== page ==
Even if David Price was 100 percent healthy and was on pace for 17 wins, there would be significant questions about his ability to pitch well in a postseason game.
The other big name and big money lefty on the Red Sox – Chris Sale – is actually on pace for 17 wins, but there will be great questions as to whether or not Sale is able to deal with the pressure of playoff baseball.
Sale has been absolutely phenomenal for the Sox this season, but his playoff track record leaves a lot to be desired. That’s because he doesn’t have a playoff track record.
“I always watch the postseason – unfortunately, I’ve always had the opportunity to watch it,” Sale said at the start of the 2017 season. “That’s all I ever wanted to do [is get to the playoffs], and when I tell you that, I’m being completely honest. I want to win, plain and simple. That’s my only job.”
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Regular season success means little when it comes to the MLB postseason. Just ask Rick Porcello. Porcello wound up winning the American League Cy Young Award but in his lone 2016 postseason start against Cleveland he coughed up three homers and five earned runs in just 4.1 innings of work – good for a game ERA of 10.38.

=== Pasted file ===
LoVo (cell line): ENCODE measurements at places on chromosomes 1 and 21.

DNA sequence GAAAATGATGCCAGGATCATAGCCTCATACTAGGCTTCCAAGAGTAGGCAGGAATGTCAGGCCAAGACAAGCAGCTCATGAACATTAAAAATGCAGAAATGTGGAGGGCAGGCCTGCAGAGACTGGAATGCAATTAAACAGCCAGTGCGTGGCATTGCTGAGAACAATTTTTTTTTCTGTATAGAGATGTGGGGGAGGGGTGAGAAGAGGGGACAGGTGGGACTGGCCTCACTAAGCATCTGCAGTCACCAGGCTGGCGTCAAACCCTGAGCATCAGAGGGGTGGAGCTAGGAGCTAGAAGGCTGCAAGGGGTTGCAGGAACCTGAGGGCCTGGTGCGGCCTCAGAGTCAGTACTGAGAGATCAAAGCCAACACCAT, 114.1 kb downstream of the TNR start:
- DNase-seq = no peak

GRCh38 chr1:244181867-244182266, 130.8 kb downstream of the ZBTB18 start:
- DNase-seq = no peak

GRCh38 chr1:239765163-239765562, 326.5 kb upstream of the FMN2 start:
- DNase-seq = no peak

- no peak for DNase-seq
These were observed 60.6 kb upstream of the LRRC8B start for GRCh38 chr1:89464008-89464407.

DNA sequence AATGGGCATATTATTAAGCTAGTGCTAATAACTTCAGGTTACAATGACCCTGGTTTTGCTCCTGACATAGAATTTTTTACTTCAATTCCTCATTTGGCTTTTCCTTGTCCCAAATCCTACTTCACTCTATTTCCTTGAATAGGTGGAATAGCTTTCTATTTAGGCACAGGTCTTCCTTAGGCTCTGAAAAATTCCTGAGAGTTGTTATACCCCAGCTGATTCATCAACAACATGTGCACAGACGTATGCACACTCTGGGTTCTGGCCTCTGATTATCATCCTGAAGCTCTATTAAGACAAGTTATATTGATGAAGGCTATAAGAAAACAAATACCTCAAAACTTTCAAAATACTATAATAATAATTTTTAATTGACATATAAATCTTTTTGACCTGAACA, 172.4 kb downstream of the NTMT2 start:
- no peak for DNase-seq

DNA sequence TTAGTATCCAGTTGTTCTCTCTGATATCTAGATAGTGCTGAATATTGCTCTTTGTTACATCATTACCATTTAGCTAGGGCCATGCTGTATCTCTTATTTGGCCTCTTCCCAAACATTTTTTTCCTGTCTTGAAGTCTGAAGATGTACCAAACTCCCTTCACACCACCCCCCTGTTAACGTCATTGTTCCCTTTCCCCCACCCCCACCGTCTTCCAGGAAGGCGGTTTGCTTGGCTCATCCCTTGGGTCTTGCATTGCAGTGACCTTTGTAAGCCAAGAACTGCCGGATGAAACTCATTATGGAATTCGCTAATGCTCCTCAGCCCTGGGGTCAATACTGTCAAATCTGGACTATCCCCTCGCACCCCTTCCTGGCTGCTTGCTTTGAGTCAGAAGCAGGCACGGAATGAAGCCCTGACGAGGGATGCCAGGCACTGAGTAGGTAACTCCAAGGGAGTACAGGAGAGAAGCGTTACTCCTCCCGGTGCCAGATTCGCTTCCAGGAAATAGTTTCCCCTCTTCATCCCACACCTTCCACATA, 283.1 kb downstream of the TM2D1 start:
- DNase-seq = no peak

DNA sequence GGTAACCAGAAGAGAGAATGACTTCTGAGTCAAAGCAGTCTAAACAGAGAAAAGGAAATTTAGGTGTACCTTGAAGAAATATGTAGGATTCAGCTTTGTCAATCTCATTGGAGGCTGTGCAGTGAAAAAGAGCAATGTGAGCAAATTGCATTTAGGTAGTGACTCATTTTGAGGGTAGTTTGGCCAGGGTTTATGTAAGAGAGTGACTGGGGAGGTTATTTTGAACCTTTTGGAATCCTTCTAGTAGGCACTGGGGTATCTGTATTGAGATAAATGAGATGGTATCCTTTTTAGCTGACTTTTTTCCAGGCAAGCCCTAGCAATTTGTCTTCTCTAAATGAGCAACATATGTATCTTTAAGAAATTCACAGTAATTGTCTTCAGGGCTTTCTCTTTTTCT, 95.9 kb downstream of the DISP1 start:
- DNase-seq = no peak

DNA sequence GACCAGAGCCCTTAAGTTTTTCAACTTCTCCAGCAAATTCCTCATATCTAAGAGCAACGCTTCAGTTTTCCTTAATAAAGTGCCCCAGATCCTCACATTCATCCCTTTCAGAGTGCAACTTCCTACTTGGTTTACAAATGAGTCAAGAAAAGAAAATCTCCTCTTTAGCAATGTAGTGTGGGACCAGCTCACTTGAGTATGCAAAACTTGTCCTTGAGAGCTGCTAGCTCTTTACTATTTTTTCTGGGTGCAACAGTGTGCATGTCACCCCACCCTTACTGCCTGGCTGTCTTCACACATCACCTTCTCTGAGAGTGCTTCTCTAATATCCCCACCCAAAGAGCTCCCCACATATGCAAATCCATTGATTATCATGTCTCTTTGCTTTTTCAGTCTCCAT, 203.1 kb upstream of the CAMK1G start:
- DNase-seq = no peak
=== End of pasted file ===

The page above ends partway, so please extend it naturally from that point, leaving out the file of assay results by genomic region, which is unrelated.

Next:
Price was even worse last October as he gave up five earned in just 3.1 innings against the Indians – good for a game ERA of 13.50.
Drew Pomeranz played a relief role in the Indians’ three game sweep of the Sox (old friend Clay Buchholz started Game 3 of that series) and also had a tough time. In 3.2 total innings of work, Pomeranz surrendered two earned runs and had a 4.91 ERA.
Eduardo Rodriguez did not get the chance to pitch in last year’s playoffs and has never pitched in a postseason game.
Doug Fister is the only regular member of the Sox’ starting rotation that has considerable postseason action. In 55.1 innings of playoff baseball, Fister owns a 4-2 record with a strong 2.60 ERA.